Human and team dynamics are complex, but not necessarily all that complicated sometimes. Building a positive team and organizational environment isn’t like decoding the Rosetta Stone. Much of it boils down to normal people like you and me saying and doing simple things every day. It’s those things that contribute to that positive environment.
Here are a few things great teammates say on a regular basis. Obviously the point isn’t that you’re saying these things verbatim, or that you’re regurgitating them a certain number of times per day; but rather that we’re communicating these sorts of things to our teammates.
1. I was wrong.
You’re not perfect. You know it. Your team knows it. So why go to such great lengths to hide it? Some part of our brain tells us that admitting we’re wrong will cause people to lose respect for us, when in reality the opposite usually occurs. It builds trust. It shows humility, maturity, self-awareness, vulnerability, and humanness.
2. I’m sorry.
If you do dumb stuff as often as I do (and I hope for your sake you don’t), you’re cringing like I am at this one. I don’t know why it is, but some part of our brain (maybe the same one from above) will find any excuse not to apologize to someone for something. And on the off-chance that doesn’t work, that brain of yours will concoct an apology that’s also some sort of accusation at the same time, just more subtle. Like, “I’m sorry I screamed at you, insulted your family, threw spaghetti at you, and kicked over your potted plant; but you really upset me when you….”
Stop it. Don’t blame. Don’t equivocate. Just apologize and move on.
3. Here’s the situation I’m thinking through…
Just because you’re in leadership doesn’t mean you’re any smarter than everyone else on your team or in your organization. So as much as you’re able to, find ways to bring your team in on the decision-making process. Engage them with scenarios your team is facing. You want legit collaboration here though–not the whole I’m-going-to-ask-your-opinion-so-I-can-say-we-collaborated-when-really-I’m-just-going-through-the-motions-and-don’t-actually-care-what-you-think thing. Ask their opinion. Then listen. Repeat.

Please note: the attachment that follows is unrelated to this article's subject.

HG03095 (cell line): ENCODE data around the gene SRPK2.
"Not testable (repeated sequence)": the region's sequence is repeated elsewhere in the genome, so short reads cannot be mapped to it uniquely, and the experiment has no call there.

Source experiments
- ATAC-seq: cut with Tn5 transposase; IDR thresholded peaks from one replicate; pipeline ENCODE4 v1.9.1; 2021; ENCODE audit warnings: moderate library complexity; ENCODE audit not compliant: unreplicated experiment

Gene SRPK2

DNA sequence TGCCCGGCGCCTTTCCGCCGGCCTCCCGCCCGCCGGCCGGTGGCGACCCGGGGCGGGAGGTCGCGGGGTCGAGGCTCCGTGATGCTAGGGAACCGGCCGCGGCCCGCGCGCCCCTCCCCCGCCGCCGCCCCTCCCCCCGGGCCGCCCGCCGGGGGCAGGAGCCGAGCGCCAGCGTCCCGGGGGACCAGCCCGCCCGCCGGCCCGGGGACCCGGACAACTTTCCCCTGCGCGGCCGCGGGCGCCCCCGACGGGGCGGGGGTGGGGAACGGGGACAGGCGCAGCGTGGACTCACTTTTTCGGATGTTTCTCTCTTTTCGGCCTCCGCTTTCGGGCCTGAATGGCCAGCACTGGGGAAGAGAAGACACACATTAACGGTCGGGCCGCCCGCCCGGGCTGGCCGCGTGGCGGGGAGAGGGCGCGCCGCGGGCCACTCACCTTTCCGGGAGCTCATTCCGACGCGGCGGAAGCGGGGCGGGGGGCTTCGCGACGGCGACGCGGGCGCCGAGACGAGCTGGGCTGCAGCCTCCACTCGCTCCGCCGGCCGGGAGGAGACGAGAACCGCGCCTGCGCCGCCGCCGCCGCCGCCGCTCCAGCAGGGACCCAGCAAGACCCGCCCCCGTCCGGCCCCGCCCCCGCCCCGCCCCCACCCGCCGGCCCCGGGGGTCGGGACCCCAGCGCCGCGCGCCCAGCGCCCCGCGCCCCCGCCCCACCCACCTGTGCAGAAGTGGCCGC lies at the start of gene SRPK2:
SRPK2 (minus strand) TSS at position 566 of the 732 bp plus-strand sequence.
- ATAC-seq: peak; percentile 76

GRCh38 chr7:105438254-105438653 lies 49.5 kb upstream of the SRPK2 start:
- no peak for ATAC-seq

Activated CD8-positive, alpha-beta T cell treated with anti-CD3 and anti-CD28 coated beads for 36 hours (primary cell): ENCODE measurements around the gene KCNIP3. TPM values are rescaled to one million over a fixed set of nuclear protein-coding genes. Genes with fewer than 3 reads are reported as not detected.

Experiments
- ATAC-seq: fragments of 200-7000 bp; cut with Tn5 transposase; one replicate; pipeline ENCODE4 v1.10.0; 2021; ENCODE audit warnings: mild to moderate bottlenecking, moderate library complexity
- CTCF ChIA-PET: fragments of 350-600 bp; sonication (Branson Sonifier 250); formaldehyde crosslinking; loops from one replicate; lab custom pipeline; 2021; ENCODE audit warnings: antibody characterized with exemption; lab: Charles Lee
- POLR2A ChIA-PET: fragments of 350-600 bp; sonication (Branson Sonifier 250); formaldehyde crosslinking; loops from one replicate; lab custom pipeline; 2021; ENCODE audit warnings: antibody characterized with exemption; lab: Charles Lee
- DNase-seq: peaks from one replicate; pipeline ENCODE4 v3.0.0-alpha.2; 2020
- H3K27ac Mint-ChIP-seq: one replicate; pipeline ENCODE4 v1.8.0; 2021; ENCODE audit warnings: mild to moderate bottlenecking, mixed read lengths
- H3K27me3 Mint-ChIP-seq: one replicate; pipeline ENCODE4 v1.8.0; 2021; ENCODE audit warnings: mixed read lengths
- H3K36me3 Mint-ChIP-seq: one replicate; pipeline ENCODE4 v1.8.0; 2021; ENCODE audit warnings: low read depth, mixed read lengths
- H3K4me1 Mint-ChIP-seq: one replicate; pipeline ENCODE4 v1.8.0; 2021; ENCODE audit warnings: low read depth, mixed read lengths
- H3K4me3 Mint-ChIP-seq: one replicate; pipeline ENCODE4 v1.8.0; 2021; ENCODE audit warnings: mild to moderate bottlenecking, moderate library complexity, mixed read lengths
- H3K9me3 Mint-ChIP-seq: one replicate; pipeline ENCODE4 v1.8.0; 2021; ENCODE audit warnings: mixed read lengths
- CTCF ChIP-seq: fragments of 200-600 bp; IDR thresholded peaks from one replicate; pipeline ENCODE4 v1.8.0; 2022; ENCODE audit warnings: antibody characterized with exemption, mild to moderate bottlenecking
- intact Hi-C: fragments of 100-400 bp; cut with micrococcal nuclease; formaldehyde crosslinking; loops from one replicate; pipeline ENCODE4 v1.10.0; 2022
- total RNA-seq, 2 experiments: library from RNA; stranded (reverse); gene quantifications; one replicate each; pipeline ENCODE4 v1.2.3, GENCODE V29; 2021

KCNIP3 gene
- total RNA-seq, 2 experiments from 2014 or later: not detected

4. I trust you.
And then act like it.
5. Oh thanks, So-and-So, but I gotta be honest–Susan and Belinda are the real heroes here.
Your teammates won’t always hear this one or even know it happened, but then again you’re not saying these things just so they can hear you. At least I hope not. If you are, you’ve missed the entire point of this post.
But when your team does great work, don’t let yourself fall into the trap of thinking it was somehow mostly due to your leadership brilliance. It’s more likely that in spite of your imperfections, your team used their collective awesomeness to do fantastic work. At least that’s true in my case.
It’s important to make a concerted effort to deflect praise toward where it rightly belongs: your team.
Yep. Don’t say anything. I have this stupid problem where some idea pops in my head while someone is talking. It’s usually because they’ve said something cool that’s sparked something in my brain, and before I know it, I’m so excited that out it comes. But that’s what the grown-ups call interrupting.
We all get caught up in those really great brainstorming sessions where we’re throwing around ideas, but we’ve got to be careful that we’re not talking over the top of folks.
What about you? What things do your teammates or leaders say that have a positive impact? What sorts of things do you think teams need to say more?